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Chitra traces hesitancy in romance in "Go Easy"

24 August 2023, 16:30 | Written by Orla Foster

"Go Easy" is the latest offering from Chitra, an Australian indie artist taking a fine-tooth comb through the web of tangled relationships she finds herself in.

Originally from the Bellarine Peninsula, Chitra is now based in Melbourne, where she's been gigging extensively, drawing listeners in one-by-one with her intimate soul-searching. Press photos depict a regal vision in red velvet: calm, clear-eyed and ready to get into some serious scrutiny. Her songs generate much the same mood.

Her self-titled EP dropped just before the pandemic, which may as well have been a century ago. But since then, she's been slowly building a heavier sound, with July's release "In My Opinion" pulling away from the gentle indie-folk leanings of earlier work. She counts Adrianne Lenker and boygenius among her influences, and from the probing lyricism and strung-out ache in her voice, it's easy to picture her clasping dog-eared copies of Puberty 2 and Bury Me at Makeout Creek to her heart as well.

In some ways, "Go Easy" feels like a companion piece to "In My Opinion". Where that song focused on finding a way to let go of someone who won't take your help, its video starring a decadent banquet going to waste, "Go Easy" turns the lens still further inward, unpicking a deep-seated reluctance to take action in her own life. They're both songs demanding you confront those demons you've been sweeping under the rug, and identify a starting point for a happier, more secure state of mind.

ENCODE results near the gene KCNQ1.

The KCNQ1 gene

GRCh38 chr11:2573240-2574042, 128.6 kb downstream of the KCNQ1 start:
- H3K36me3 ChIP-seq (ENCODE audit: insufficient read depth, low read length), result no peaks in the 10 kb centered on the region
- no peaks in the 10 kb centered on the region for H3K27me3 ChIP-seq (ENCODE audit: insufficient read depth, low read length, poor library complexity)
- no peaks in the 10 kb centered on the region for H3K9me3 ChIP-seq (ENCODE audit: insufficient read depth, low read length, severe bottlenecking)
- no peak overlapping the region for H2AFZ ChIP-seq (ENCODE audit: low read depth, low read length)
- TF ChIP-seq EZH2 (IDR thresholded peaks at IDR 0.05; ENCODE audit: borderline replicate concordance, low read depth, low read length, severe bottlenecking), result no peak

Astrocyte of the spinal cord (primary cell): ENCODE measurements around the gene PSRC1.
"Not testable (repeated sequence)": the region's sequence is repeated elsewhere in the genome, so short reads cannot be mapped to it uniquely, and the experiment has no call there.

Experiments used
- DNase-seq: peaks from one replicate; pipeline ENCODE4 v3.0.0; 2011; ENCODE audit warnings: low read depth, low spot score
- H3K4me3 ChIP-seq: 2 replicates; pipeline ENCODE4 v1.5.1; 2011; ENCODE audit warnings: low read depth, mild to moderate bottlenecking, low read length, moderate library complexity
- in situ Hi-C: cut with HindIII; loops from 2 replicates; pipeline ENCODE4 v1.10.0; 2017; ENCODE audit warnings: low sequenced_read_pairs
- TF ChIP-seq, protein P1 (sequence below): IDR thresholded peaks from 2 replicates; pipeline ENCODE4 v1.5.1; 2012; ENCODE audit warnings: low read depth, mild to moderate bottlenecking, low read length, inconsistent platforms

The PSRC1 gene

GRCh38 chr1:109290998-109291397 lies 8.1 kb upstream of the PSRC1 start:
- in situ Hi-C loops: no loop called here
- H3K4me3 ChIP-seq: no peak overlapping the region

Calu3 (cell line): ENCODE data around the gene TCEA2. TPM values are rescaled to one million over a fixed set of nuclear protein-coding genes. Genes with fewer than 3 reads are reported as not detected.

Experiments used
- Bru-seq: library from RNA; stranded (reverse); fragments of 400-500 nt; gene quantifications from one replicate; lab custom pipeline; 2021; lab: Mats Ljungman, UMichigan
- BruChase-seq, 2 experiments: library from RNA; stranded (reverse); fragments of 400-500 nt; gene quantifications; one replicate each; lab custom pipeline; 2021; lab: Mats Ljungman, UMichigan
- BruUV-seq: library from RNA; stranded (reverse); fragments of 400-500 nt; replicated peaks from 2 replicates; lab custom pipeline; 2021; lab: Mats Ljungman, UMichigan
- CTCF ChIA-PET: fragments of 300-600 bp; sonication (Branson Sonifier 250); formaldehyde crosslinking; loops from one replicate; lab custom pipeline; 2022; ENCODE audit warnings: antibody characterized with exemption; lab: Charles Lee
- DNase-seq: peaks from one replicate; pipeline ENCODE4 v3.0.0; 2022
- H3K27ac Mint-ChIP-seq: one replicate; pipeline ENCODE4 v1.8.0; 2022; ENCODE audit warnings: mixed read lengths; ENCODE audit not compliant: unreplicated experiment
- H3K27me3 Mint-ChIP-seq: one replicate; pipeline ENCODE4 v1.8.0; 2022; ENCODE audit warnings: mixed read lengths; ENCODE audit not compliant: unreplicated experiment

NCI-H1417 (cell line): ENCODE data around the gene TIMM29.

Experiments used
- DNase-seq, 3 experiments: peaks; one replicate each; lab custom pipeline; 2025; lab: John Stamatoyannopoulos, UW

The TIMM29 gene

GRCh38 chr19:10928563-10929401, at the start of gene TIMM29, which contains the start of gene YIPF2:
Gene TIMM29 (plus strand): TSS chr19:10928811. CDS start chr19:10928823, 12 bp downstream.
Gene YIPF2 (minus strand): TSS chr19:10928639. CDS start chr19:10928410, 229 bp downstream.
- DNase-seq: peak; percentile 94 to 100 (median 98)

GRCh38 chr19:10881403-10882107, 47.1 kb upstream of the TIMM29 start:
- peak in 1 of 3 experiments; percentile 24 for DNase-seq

To elaborate, "Go Easy" is "a song I wrote about sitting on a feeling when you’re hesitant to act on it," Chitra explains. "Anticipating the worst but being drawn to it constantly.” When she murmurs lines like "I wanna be held, but not too tightly" over jagged, almost gothic-flavoured guitars, you get a hint at the tightly coiled set of emotions driving the track. Meanwhile Chitra's reverb-drenched vocal leaves an imprint like doubts echoing through a restless mind.

If there's a common thread to Chitra's recent material, it's the idea of turning vulnerability into a weapon, combating frustrations by thinking aloud. Finding herself clinging to negative energy, her next move is to boldly put a voice to those emotions, preferably for a roomful of strangers and future friends in the back room of some sun-drenched Melbourne pub. If that scene feels too out of reach right now, just stick on "Go Easy" and hard relate.

"Go Easy" is out now. Find Chitra on Instagram.

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